By SARAH BYRNE
This past weekend I traveled to Belgium with one of my friends and we had an absolutely amazing time. We ate our respective body weights in chocolate-y waffles, walked through adorable Belgian cities and then, on the last day of our trip, my wallet was stolen. My first reaction was clearly panic, combined with kicking myself for not getting a zippered purse like my dad always told me to do. But after I had cancelled all of my credit cards, figured out how to get new ID card, etc., I started thinking about all of the other things that were in my wallet. I carry my wallet with me literally everywhere, so I’ve accumulated a fair amount of plain old stuff that I don’t normally give a second thought to. But now that it’s all gone. … Well, here’s the list:
1. The business card of that tiny but great restaurant: A small anecdote: On my sixteenth birthday, I rented bikes with my friends in Central Park, then we roamed around the Village until we were nearly dying of hunger, at which point we ended up on the stoop of a random little Italian restaurant. It turned out to be one of the greatest plates of pasta I’ve ever eaten; that’s saying a lot, as I am what some might call a pasta aficionado. As we were leaving, I took one of their business cards. Of course, I haven’t been back since, and odds are I never would have, but the fact that I now am unable to is sitting in the back of my neurotic mind, nagging at my thoughts. What if I suddenly wanted to eat a bowl of pasta in the vague future when I live in a vague location in Manhattan? This possibility has been removed from my life and I’ll miss it.
2. Ticket stubs: I am a bit of a hoarder of ticket stubs, and I even have one of the silly books you have probably seen on infomercials that stores all of my movie and theatre tickets. But apart from those in the book, all of my stubs from France were still in my wallet. Now, who knows if I will ever remember these cultural experiences. Along with these stubs were actual, real, not-yet-redeemed tickets, which some might argue are more important than the been-there, done-that souvenir variety. Call me a nostalgia addict, but the full tickets were easily replaceable, the others were unique! All I have now is an album full of empty pockets.
3. The wallet itself: Okay, I think you can tell by this point in the list that I have an unnatural attachment to menial objects, the type of things some might call tchotchkes. My wallet could be yet another ridiculous item that I attach significance to, but this one was actually expensive, and relatively new. It’s one of those long wallets that actually fits paper money without bending it in half, which makes me feel like a real grown-up, and it has enough pockets for all of my weird frequent froyo-er cards, which is super rare.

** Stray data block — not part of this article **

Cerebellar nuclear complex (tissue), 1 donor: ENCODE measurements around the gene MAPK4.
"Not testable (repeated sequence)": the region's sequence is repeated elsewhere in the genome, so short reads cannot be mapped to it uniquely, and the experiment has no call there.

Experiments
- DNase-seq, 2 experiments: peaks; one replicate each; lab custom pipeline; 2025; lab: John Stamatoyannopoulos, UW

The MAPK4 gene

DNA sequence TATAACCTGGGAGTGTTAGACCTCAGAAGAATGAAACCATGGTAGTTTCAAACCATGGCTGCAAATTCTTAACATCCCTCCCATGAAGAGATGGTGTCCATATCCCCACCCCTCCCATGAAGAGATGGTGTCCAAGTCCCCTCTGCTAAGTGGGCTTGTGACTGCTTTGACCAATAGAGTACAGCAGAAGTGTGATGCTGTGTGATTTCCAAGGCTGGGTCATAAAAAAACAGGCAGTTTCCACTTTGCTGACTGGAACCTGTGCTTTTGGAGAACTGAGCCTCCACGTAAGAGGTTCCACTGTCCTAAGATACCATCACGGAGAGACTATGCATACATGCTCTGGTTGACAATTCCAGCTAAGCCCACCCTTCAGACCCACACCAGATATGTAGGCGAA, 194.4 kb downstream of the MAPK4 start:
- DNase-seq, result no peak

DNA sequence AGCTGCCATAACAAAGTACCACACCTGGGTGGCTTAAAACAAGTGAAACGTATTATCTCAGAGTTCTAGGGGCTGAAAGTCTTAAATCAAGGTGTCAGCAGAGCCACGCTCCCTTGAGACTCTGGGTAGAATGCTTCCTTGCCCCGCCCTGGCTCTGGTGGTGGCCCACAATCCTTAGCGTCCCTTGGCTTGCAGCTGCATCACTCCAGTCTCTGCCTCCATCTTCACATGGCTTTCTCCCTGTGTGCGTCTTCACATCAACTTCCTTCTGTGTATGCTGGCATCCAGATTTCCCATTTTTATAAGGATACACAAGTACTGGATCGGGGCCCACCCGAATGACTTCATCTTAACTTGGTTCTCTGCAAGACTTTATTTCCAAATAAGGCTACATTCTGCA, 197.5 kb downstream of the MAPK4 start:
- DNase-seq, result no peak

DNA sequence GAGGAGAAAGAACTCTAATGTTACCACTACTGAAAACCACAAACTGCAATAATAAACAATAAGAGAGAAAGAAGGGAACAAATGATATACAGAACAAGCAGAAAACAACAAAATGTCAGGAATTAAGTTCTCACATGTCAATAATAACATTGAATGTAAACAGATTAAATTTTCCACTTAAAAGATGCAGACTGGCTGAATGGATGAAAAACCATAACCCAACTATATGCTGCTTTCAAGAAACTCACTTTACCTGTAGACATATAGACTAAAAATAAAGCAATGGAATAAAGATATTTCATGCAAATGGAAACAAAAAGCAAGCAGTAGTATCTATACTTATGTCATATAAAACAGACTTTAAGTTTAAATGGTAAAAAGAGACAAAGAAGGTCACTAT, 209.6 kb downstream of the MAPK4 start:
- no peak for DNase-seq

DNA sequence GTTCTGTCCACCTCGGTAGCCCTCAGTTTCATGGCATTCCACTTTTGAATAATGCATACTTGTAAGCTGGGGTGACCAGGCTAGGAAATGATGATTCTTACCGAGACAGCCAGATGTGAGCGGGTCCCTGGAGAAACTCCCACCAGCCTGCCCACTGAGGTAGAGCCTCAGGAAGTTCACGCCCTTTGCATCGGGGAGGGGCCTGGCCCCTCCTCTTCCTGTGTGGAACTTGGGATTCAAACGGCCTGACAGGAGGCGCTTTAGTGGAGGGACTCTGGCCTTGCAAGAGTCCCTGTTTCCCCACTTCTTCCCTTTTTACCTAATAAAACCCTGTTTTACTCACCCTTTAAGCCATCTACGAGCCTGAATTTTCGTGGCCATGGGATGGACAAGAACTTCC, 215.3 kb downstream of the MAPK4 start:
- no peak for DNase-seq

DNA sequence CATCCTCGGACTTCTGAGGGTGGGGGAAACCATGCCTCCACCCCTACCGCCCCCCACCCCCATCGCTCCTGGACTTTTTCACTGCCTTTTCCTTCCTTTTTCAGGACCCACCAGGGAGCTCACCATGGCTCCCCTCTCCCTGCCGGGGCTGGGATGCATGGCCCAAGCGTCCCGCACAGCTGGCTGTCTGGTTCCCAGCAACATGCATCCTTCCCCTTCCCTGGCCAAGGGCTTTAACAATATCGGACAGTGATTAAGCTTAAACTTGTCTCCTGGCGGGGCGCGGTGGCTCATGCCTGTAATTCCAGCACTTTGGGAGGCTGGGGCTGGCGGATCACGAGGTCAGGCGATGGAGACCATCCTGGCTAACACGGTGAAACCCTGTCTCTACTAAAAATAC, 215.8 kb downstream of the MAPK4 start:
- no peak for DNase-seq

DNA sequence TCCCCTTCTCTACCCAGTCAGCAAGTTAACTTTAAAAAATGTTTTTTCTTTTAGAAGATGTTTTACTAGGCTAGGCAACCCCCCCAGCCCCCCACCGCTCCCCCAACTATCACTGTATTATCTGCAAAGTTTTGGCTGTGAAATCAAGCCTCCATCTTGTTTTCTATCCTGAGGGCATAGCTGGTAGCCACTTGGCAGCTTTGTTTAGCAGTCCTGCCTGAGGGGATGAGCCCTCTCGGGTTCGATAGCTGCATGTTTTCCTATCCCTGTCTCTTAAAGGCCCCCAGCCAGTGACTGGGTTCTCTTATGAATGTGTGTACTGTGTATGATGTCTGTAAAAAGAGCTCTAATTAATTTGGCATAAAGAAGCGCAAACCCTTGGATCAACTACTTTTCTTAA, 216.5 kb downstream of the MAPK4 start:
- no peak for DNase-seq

4. Library card: Right after the theft occurred, I was easily able to cancel my credit cards, because, well, this sort of thing happens all of the time. There’s a procedure for it. But what about those weird cards that I’ve accumulated in my life: library, Panera, Starbucks and aforementioned froyo punches? The path to replace these is much less clear, and there’s no way Yogurt Crazy is going to believe that I had nine punches on my card next fall when I get back to Ithaca (I did, I swear! I was so close!). These are the sadnesses of my life.
5. Your mind: We’ve all heard so many stories about people’s stuff getting stolen abroad, and of course I live in constant fear of most things, so I think about it fairly often, but I was super unprepared for facing firstly the Belgian police and secondly the world without a wallet. This might seem obvious, but you literally have no money or means of obtaining it without a wallet. I’m a worst-case-scenario type of person, and what if I had to bargain for my life? All of my bargaining power was gone. Also all my means of buying food, because I’m also a constant-eating type of person. Hard times.
I recently read an article saying that we overuse the word “rant,” but I will still say that this concludes my rant on losing my wallet. Having moved past the hyperventilation stage of the theft, I would like to ask the pickpocket: What is your endgame here? You can’t use my credit cards, I had like five dollars in there, and now you have my student ID, on which I look like an international criminal. So good luck with that. But do enjoy that wallet; I just want it to be happy, with a devoted owner. Love, Sarah.
Sarah Byrne is a junior in the College of Arts and Sciences. She may be reached at email@example.com. Let It Byrne appears alternate Wednesdays this semester.